Real worth of bike lights

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  • 10-02-2012
    mb323323
    Real worth of bike lights
    Ok, since the clone's are becoming better I thought I would pose this question to maybe shed more light (pardon the expression) on what the real value of these lights are.

    Here's the scenario.

    You drive 1 hour to a favorite singe track trail, a 2 hour ride. It's dark but you've done this before. You are riding alone. You have your helmet light and bar light. You connect everything and one of your lights just refuses to work no matter what you do. You didn't bring a torch or any other type of back up.

    Here's the question.

    Do you do the ride w/ 1 light if it's a:

    1. Quality small company. (Dinotte, Lupine, etc)
    2. Big box company. (Light and Motion, Niterider, etc)
    3. Chinese built w/ warranty. (Gloworm, Xeccon, etc)
    4. Cheap Chinese light no warranty. (Clone)

    Since I'm a motivated goal oriented person, I ride #1 for sure. I think I ride #2 as well as long as it's not a MiNewt. Probably go out on #3 but more likely a decision made when I am there. No way #4.

    Let's see what you all think as we all have different thresholds.

    MB
  • 10-02-2012
    crux
    With any piece of gear you must be able to trust that it will work when needed. For a night ride especially solo I would not have any equipment with me I felt could leave me in the dark. (No pun intended) I've had many homebrew lights, Light & Motion and now Lupine. Each had their high points for a lighting system considering they cover a good 12 year span of technology or better. With the new lights I'm really liking how much light I can get out of a smaller lighter package than before. At the end of the day though when I go to plug it in and use the light it must work.
  • 10-02-2012
    TwoHeadsBrewing
    I NEVER ride with one light. Even a well built light from a great company has bad units once in a while. And what happens if you crash on your noggin and toast your one and only light? Using two lights also makes buying some of the cheaper lights not as much of a gamble.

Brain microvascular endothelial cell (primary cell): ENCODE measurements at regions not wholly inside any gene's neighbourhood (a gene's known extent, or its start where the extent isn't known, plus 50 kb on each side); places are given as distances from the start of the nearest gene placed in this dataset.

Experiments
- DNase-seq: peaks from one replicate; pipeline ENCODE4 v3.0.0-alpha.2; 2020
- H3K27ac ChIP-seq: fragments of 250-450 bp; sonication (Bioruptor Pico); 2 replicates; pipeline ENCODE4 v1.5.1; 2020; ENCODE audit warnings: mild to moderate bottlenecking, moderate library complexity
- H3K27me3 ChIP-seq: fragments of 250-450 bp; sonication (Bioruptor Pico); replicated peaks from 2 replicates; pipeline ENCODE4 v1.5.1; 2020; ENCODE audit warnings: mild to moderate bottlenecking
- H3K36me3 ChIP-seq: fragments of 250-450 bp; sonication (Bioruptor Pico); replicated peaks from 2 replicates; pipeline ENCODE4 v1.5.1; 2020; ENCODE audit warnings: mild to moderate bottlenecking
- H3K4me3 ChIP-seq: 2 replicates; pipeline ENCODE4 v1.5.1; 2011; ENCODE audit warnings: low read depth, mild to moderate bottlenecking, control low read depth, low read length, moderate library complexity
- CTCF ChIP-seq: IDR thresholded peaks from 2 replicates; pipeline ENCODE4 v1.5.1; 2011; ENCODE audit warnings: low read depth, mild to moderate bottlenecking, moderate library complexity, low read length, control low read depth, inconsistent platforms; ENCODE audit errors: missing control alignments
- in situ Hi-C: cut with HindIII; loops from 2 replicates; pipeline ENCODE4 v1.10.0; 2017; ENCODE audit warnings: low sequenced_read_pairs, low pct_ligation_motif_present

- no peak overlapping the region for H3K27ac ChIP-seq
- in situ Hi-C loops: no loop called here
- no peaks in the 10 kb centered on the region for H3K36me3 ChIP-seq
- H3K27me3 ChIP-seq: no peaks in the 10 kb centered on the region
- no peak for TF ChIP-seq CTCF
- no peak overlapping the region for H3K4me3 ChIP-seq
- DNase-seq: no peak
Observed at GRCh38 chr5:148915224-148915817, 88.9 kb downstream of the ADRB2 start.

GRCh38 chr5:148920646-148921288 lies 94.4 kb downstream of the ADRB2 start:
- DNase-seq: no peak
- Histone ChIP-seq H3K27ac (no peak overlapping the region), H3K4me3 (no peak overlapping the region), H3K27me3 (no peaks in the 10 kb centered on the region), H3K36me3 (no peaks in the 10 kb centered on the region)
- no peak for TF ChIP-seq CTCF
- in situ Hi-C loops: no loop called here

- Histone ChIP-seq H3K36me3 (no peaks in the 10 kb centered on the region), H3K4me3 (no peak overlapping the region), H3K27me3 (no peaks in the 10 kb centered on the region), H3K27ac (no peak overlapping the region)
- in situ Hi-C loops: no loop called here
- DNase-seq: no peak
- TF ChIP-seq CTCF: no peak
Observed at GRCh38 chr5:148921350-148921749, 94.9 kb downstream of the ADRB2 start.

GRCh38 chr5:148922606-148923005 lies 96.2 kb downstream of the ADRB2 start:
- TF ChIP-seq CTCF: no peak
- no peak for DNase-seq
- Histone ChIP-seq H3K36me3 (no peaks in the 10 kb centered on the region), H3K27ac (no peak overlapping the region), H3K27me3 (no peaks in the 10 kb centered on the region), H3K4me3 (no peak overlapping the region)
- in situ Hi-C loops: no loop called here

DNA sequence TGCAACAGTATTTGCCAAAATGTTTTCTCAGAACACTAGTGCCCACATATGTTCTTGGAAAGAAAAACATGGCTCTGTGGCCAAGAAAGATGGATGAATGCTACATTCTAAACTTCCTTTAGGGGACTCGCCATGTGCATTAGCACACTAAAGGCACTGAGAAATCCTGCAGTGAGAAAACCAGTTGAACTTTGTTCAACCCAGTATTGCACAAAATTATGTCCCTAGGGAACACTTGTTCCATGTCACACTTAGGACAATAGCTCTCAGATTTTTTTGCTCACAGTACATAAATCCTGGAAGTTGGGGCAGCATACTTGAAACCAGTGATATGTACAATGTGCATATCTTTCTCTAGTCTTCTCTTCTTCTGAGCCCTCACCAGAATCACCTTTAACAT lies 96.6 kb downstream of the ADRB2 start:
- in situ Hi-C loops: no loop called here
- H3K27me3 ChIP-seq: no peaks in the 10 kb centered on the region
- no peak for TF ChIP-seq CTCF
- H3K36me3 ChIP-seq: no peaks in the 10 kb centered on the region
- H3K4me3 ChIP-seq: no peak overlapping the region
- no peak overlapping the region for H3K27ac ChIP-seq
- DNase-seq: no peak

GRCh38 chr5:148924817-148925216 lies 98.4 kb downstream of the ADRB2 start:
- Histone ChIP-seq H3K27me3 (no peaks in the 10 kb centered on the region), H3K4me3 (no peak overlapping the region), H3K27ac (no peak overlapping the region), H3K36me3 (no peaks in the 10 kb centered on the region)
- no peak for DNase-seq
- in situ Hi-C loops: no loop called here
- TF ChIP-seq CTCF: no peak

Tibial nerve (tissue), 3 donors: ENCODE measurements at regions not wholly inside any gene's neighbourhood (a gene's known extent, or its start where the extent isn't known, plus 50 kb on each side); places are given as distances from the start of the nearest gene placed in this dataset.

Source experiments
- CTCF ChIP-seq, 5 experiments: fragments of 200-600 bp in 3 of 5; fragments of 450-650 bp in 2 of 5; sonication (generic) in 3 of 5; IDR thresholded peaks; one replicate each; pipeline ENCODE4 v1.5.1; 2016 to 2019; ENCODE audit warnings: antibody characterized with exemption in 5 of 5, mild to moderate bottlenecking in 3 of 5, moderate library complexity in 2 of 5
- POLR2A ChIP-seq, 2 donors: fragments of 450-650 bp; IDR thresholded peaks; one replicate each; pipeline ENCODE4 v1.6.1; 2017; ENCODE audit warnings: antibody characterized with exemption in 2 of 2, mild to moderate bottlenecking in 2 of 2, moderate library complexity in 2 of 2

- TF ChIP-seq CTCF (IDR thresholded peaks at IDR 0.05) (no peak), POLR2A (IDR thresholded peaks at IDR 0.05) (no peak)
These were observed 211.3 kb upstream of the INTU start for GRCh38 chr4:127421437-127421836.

FWIW, I still have one of the original Magicshine MJ-808's, but with a battery pack replaced thorugh warranty. I've since bought a couple other MS products so I can ride with two lights; bar and helmet.
  • 10-02-2012
    edubfromktown
    I took the "you get what you pay for" approach and use one helmet light (CygoLiteTridenX 600 lumen). To ensure success and the best reliability, I:

    Read the friendly manual (RTFM)
    Thoroughly tested before going on 5+ hour rides in the woods, away from civilization
    Charge according to the manufacturer recommendations

    I have no concerns about it failing.
  • 10-02-2012
    TechniKal
    I've been stuck in the woods twice due to light failures. Both times were on good quality lights. Once I ended up ripping the battery cord off the pack when it snagged a tree branch. That was a 7 mile walk in the dark. That was ten years or so ago - long enough for me to get slack and start riding without a backup flashlight. Earlier this year, I had a battery pack fail without warning (very old and unused for a couple of years), leaving me with a mile walk out of the woods in the dark. Payback for getting lazy...

    I don't think failure is limited to cheap hardware. Especially with mountain biking, stuff gets broken.